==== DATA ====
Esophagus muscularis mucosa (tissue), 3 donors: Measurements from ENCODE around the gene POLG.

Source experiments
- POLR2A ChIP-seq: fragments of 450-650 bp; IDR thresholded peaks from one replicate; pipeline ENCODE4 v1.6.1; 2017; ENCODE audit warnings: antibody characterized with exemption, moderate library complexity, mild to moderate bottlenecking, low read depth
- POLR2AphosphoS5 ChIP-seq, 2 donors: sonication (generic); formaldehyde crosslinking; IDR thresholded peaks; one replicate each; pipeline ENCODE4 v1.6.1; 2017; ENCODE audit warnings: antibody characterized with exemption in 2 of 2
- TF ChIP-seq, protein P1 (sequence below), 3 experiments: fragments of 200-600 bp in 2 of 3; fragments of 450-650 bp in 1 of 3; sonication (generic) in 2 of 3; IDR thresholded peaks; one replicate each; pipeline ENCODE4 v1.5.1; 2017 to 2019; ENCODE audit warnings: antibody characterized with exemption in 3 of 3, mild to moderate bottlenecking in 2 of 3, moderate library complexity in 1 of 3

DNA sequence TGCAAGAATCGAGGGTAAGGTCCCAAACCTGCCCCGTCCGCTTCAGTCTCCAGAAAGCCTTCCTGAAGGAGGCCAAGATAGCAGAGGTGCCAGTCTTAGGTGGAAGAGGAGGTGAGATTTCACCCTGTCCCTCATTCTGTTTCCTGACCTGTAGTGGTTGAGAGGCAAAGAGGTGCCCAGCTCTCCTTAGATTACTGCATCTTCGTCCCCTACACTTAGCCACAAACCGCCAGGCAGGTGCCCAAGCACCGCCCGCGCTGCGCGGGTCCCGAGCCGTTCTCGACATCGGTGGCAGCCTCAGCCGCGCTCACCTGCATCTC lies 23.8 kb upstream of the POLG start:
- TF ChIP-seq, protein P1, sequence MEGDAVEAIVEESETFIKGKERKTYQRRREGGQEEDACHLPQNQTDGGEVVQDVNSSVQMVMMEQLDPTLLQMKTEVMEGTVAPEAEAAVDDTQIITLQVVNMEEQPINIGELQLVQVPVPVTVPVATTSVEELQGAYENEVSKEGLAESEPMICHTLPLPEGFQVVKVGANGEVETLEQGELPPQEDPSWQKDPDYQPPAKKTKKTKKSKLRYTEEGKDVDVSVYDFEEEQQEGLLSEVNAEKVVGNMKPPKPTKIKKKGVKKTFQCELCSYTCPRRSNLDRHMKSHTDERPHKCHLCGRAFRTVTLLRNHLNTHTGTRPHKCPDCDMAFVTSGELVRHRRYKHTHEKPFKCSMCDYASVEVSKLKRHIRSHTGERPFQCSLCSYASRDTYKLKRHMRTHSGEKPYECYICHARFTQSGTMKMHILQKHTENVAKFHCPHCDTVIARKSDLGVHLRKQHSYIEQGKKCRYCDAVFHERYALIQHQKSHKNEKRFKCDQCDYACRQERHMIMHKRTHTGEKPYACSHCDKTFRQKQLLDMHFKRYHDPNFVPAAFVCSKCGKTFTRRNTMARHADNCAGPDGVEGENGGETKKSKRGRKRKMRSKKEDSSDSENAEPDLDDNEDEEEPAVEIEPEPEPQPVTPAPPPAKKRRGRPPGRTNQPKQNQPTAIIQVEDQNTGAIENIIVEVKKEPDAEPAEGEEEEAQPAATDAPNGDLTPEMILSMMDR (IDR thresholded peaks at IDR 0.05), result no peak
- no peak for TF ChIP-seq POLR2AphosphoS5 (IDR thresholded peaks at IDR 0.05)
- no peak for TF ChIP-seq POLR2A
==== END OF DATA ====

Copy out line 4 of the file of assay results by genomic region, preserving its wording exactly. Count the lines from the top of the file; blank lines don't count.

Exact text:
- POLR2AphosphoS5 ChIP-seq, 2 donors: sonication (generic); formaldehyde crosslinking; IDR thresholded peaks; one replicate each; pipeline ENCODE4 v1.6.1; 2017; ENCODE audit warnings: antibody characterized with exemption in 2 of 2